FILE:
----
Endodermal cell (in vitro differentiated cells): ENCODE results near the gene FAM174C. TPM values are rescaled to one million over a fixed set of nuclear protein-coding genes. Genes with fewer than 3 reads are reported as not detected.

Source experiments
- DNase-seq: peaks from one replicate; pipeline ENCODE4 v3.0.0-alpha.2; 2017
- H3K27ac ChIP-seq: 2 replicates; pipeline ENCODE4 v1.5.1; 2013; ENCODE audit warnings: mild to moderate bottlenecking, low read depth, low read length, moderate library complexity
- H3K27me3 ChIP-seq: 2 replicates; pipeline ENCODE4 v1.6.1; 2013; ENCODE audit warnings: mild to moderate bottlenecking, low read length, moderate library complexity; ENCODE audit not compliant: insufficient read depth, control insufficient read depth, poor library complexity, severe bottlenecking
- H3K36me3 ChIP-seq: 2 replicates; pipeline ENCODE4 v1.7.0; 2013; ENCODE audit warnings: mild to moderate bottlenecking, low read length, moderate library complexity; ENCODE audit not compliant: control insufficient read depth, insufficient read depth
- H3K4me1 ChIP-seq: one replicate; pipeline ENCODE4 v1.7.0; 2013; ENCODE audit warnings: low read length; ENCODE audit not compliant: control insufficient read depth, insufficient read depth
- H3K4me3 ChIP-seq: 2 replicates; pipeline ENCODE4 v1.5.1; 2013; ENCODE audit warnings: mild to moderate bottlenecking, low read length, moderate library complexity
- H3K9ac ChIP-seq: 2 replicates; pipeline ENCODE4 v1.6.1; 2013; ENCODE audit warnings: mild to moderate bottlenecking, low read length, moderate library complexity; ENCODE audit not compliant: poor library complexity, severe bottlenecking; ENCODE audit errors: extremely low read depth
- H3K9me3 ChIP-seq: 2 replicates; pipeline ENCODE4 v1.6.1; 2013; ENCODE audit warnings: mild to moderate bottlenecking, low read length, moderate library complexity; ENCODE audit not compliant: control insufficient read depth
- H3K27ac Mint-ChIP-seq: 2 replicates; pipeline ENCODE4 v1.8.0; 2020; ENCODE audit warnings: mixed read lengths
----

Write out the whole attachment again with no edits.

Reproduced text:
Endodermal cell (in vitro differentiated cells): ENCODE results near the gene FAM174C. TPM values are rescaled to one million over a fixed set of nuclear protein-coding genes. Genes with fewer than 3 reads are reported as not detected.

Source experiments
- DNase-seq: peaks from one replicate; pipeline ENCODE4 v3.0.0-alpha.2; 2017
- H3K27ac ChIP-seq: 2 replicates; pipeline ENCODE4 v1.5.1; 2013; ENCODE audit warnings: mild to moderate bottlenecking, low read depth, low read length, moderate library complexity
- H3K27me3 ChIP-seq: 2 replicates; pipeline ENCODE4 v1.6.1; 2013; ENCODE audit warnings: mild to moderate bottlenecking, low read length, moderate library complexity; ENCODE audit not compliant: insufficient read depth, control insufficient read depth, poor library complexity, severe bottlenecking
- H3K36me3 ChIP-seq: 2 replicates; pipeline ENCODE4 v1.7.0; 2013; ENCODE audit warnings: mild to moderate bottlenecking, low read length, moderate library complexity; ENCODE audit not compliant: control insufficient read depth, insufficient read depth
- H3K4me1 ChIP-seq: one replicate; pipeline ENCODE4 v1.7.0; 2013; ENCODE audit warnings: low read length; ENCODE audit not compliant: control insufficient read depth, insufficient read depth
- H3K4me3 ChIP-seq: 2 replicates; pipeline ENCODE4 v1.5.1; 2013; ENCODE audit warnings: mild to moderate bottlenecking, low read length, moderate library complexity
- H3K9ac ChIP-seq: 2 replicates; pipeline ENCODE4 v1.6.1; 2013; ENCODE audit warnings: mild to moderate bottlenecking, low read length, moderate library complexity; ENCODE audit not compliant: poor library complexity, severe bottlenecking; ENCODE audit errors: extremely low read depth
- H3K9me3 ChIP-seq: 2 replicates; pipeline ENCODE4 v1.6.1; 2013; ENCODE audit warnings: mild to moderate bottlenecking, low read length, moderate library complexity; ENCODE audit not compliant: control insufficient read depth
- H3K27ac Mint-ChIP-seq: 2 replicates; pipeline ENCODE4 v1.8.0; 2020; ENCODE audit warnings: mixed read lengths